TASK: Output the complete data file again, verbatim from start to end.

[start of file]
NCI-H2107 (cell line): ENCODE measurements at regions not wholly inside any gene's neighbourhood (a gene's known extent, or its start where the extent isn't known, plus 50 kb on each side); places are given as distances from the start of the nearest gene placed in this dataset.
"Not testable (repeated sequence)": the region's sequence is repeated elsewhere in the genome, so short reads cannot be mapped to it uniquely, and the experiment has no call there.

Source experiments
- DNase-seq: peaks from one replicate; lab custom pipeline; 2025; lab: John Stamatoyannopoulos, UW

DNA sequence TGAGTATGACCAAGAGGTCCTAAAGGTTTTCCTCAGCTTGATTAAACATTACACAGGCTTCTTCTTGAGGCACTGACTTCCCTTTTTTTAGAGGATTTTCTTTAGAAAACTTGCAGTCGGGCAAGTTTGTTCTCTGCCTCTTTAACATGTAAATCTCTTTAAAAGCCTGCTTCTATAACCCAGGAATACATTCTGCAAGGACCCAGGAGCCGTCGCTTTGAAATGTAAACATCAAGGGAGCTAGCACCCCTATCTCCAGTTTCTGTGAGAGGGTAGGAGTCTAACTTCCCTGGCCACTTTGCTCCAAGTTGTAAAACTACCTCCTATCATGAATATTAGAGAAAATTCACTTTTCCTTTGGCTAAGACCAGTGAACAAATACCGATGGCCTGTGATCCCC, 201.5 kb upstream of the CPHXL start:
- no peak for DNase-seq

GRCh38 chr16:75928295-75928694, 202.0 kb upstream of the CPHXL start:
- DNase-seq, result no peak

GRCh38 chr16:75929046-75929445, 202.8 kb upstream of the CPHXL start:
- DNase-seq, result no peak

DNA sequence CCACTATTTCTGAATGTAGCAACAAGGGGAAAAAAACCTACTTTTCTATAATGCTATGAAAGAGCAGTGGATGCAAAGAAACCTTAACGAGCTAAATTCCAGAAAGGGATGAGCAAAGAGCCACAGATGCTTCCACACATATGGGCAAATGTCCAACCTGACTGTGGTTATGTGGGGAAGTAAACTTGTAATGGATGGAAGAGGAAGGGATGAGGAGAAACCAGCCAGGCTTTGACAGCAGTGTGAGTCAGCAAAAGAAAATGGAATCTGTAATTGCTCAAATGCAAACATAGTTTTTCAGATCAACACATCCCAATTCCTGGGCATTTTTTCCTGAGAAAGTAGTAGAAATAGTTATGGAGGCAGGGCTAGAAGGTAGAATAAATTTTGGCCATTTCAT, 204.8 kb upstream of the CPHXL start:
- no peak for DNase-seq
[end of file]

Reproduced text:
NCI-H2107 (cell line): ENCODE measurements at regions not wholly inside any gene's neighbourhood (a gene's known extent, or its start where the extent isn't known, plus 50 kb on each side); places are given as distances from the start of the nearest gene placed in this dataset.
"Not testable (repeated sequence)": the region's sequence is repeated elsewhere in the genome, so short reads cannot be mapped to it uniquely, and the experiment has no call there.

Source experiments
- DNase-seq: peaks from one replicate; lab custom pipeline; 2025; lab: John Stamatoyannopoulos, UW

DNA sequence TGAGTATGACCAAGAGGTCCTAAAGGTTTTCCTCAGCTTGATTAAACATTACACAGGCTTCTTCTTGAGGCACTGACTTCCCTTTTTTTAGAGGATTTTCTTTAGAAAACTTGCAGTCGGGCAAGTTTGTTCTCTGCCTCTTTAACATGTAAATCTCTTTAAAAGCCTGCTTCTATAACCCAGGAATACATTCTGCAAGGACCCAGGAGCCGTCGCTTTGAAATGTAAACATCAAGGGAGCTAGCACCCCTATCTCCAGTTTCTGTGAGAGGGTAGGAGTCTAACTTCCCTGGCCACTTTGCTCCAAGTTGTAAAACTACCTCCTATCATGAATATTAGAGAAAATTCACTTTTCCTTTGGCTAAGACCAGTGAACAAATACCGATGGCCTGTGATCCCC, 201.5 kb upstream of the CPHXL start:
- no peak for DNase-seq

GRCh38 chr16:75928295-75928694, 202.0 kb upstream of the CPHXL start:
- DNase-seq, result no peak

GRCh38 chr16:75929046-75929445, 202.8 kb upstream of the CPHXL start:
- DNase-seq, result no peak

DNA sequence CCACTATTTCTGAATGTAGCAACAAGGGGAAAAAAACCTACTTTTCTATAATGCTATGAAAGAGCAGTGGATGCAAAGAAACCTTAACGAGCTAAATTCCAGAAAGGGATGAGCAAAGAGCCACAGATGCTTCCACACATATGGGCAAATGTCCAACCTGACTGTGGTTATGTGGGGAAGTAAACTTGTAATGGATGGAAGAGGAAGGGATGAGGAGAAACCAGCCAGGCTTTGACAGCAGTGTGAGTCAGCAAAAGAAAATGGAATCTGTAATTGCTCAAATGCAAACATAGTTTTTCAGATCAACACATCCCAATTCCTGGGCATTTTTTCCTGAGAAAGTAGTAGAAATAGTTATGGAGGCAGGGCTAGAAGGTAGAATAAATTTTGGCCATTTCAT, 204.8 kb upstream of the CPHXL start:
- no peak for DNase-seq